Why Recovery Exercises Fall Short – Emergency Management, Once Removed, August 2018

Why Recovery Exercises Fall Short

By Jim Mullen

Recently I attended an Initial Planning Meeting for the Central United States Earthquake Consortium 2019 exercise ominously entitled “Shaken Fury”. The discussion as it related to the acknowledgment of challenges that proposed scenario poses for recovery officials caused me to ponder why recovery exercises have rarely succeeded over the years. I think I know.

Most exercises are response-centric, and response personnel are often the principal planners. Said planners, be they military, or police and fire, focus on what they know. They don’t “know” recovery.

2003’s TOPOFF 2 exercise, which was to be a response to a “dirty bomb” event in Seattle. Seattle OEM, led by me, and King County OEM, led by Eric Holdeman collaboratively lobbied/insisted that recovery issues (economic, social, physical and psychologial) be addressed. Unfortunately, in the limited time ultimately set aside for a recovery discussion at the end of that exercise leaders studiously avoided serious consideration of those issues.

Most large disaster exercises, then and now, suffer from serious, avoidable planning flaws.

  • “Recovery” requires the participation of personnel with expertise that is different from that of responders, yet they are seldom included in planning sessions or asked to vet planning assumptions.
  • For example, representatives from building trades, banking, investment corporations, as well as social services and the appropriate political leadership will need to weigh in. State legislative staff and executive budget analysts also should be engaged in the discussion. Government personnel directors also are among those who must be available to assess emerging long – term workload resource requirements. And the list goes on.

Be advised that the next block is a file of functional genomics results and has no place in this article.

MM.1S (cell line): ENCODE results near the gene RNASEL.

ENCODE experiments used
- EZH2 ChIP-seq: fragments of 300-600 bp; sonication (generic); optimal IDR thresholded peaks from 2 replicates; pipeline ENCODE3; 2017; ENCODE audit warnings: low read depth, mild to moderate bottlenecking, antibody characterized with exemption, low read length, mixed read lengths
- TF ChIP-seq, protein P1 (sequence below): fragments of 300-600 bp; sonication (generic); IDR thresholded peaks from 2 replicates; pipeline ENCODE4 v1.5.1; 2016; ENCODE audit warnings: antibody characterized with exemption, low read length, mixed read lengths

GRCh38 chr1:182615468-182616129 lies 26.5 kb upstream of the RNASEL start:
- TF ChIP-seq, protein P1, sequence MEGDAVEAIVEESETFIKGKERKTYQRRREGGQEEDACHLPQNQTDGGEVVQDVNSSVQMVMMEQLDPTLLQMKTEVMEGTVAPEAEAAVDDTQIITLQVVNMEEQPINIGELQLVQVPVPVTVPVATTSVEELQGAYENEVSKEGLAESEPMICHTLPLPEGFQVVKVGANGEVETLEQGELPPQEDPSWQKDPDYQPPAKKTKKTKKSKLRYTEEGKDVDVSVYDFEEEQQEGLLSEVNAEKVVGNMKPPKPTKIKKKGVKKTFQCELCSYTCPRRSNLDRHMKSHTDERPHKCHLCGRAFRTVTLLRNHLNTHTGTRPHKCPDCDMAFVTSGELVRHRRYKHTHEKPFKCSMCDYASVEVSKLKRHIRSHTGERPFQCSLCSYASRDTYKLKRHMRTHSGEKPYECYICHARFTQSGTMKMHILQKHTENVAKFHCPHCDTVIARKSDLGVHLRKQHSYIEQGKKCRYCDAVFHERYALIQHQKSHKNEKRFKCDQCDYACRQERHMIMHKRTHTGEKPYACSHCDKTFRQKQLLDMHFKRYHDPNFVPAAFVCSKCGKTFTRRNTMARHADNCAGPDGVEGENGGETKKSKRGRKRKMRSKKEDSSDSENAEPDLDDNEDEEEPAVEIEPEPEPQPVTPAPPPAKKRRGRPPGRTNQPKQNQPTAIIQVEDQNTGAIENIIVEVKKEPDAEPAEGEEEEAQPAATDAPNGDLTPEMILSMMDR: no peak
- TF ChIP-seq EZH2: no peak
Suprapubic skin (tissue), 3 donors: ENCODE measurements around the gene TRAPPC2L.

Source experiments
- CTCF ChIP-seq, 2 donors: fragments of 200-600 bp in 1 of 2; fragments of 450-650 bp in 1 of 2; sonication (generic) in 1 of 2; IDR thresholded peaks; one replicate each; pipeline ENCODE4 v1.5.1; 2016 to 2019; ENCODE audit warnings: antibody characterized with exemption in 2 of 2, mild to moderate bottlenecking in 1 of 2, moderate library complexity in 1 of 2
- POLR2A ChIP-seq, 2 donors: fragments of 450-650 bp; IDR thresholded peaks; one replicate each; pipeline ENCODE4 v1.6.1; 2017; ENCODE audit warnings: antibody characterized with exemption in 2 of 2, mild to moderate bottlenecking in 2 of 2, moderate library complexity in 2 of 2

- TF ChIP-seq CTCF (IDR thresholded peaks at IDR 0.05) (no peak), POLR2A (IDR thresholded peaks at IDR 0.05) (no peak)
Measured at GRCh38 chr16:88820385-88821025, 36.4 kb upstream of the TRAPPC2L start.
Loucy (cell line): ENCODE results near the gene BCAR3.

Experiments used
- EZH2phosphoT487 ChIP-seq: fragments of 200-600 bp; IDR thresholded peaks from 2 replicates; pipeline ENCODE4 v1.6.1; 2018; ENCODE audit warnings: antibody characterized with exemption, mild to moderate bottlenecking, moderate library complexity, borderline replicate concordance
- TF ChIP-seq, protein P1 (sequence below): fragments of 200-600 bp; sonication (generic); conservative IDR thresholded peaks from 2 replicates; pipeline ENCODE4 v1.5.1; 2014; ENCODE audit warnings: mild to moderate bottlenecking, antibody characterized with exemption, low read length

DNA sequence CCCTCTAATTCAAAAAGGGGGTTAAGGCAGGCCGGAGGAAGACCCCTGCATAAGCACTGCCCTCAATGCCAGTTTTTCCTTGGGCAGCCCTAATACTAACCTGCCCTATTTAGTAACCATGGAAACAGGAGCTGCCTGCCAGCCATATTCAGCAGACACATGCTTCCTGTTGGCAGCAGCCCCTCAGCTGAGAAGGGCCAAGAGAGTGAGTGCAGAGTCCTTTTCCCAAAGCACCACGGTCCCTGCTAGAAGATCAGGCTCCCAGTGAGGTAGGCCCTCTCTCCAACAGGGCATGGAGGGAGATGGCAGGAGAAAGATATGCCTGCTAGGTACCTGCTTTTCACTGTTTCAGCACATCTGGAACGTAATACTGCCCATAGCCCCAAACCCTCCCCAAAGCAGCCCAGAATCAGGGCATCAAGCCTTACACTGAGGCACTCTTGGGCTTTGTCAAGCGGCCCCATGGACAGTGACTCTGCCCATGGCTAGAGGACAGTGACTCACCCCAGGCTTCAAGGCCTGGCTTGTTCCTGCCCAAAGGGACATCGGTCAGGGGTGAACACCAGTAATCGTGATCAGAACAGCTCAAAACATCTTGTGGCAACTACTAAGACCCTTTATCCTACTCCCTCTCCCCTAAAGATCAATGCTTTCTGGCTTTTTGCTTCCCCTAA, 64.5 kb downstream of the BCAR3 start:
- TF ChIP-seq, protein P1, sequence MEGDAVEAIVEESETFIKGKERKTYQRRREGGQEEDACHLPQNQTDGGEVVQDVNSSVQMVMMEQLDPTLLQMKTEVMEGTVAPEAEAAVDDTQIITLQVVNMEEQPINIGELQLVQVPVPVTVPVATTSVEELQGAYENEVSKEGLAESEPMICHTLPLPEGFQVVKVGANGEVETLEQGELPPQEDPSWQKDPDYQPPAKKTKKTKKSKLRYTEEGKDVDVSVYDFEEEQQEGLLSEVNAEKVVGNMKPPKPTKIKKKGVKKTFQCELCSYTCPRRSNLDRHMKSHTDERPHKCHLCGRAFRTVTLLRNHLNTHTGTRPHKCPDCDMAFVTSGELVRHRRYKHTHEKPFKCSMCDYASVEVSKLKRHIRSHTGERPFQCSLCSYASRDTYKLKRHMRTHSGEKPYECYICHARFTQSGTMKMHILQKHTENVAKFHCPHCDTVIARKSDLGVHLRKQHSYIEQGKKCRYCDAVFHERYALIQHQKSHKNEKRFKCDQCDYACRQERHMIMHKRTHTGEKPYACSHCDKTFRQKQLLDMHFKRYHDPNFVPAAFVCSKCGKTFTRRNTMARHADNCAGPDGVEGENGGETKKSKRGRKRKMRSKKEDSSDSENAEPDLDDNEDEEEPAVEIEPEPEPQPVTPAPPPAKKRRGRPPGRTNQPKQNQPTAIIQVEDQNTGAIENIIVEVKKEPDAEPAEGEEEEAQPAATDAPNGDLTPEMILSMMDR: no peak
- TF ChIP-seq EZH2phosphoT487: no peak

• In addition, federal agencies besides FEMA (HUD, Commerce) need to be engaged in any major recovery exercise planning.
  • Responders (Police, Fire, National Guard, Federal military assets) are neither versed in nor should be expected to imagine, let alone resolve, some of the recovery issues that could surface. As examples, I offer two not unlikely (note the double negative) potential injects to recovery exercise play:
  1. A delay in recovery appropriations because a Member of Congress has placed a “hold” for undetermined reasons;
  2. A nocturnal Presidential tweet attacking a Governor who has criticized federal policies that threatens to undercut a frightened public’s confidence in government’s ability to ensure a prompt recovery.

Both injects, which are credible, sadly, would require a prompt and comprehensive response within government and hopefully, in concert with business interests to offset the consequences of delayed assistance and public restiveness over the needed relief. Expecting traditional first responders even to know where to begin in such circumstances is both futile, and unfair to them.

Recovery exercises do not require the trappings of the typical response exercises. Government meeting rooms, even corporate boardrooms, are where the “action” should take place. While not the stuff of movies, the restoration of the social and economic equilibrium of the afflicted communities should be the subject matter. It’s not the way we’ve done it so far.

Under-practicing recovery’s unique challenges guarantees under performance. We’ve seen enough of that.


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